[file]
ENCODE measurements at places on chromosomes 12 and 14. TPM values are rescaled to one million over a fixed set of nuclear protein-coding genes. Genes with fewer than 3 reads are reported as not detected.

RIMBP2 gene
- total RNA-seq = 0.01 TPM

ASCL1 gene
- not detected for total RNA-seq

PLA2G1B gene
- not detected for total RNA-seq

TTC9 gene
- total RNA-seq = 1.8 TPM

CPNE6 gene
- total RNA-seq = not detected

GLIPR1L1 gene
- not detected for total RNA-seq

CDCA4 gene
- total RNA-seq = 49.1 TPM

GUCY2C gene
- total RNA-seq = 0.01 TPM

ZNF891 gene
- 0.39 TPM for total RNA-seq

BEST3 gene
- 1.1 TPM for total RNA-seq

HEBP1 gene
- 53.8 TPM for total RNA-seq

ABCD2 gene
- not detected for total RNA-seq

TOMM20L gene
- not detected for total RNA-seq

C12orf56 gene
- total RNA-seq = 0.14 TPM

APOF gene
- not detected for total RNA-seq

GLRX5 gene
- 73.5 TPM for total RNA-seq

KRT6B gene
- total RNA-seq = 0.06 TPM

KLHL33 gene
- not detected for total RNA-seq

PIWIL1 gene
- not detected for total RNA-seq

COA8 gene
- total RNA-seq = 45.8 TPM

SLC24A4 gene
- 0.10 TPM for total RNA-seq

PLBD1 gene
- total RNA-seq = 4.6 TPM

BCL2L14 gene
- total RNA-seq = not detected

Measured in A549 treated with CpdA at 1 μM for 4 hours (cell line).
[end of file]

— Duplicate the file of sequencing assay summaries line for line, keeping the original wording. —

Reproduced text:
ENCODE measurements at places on chromosomes 12 and 14. TPM values are rescaled to one million over a fixed set of nuclear protein-coding genes. Genes with fewer than 3 reads are reported as not detected.

RIMBP2 gene
- total RNA-seq = 0.01 TPM

ASCL1 gene
- not detected for total RNA-seq

PLA2G1B gene
- not detected for total RNA-seq

TTC9 gene
- total RNA-seq = 1.8 TPM

CPNE6 gene
- total RNA-seq = not detected

GLIPR1L1 gene
- not detected for total RNA-seq

CDCA4 gene
- total RNA-seq = 49.1 TPM

GUCY2C gene
- total RNA-seq = 0.01 TPM

ZNF891 gene
- 0.39 TPM for total RNA-seq

BEST3 gene
- 1.1 TPM for total RNA-seq

HEBP1 gene
- 53.8 TPM for total RNA-seq

ABCD2 gene
- not detected for total RNA-seq

TOMM20L gene
- not detected for total RNA-seq

C12orf56 gene
- total RNA-seq = 0.14 TPM

APOF gene
- not detected for total RNA-seq

GLRX5 gene
- 73.5 TPM for total RNA-seq

KRT6B gene
- total RNA-seq = 0.06 TPM

KLHL33 gene
- not detected for total RNA-seq

PIWIL1 gene
- not detected for total RNA-seq

COA8 gene
- total RNA-seq = 45.8 TPM

SLC24A4 gene
- 0.10 TPM for total RNA-seq

PLBD1 gene
- total RNA-seq = 4.6 TPM

BCL2L14 gene
- total RNA-seq = not detected

Measured in A549 treated with CpdA at 1 μM for 4 hours (cell line).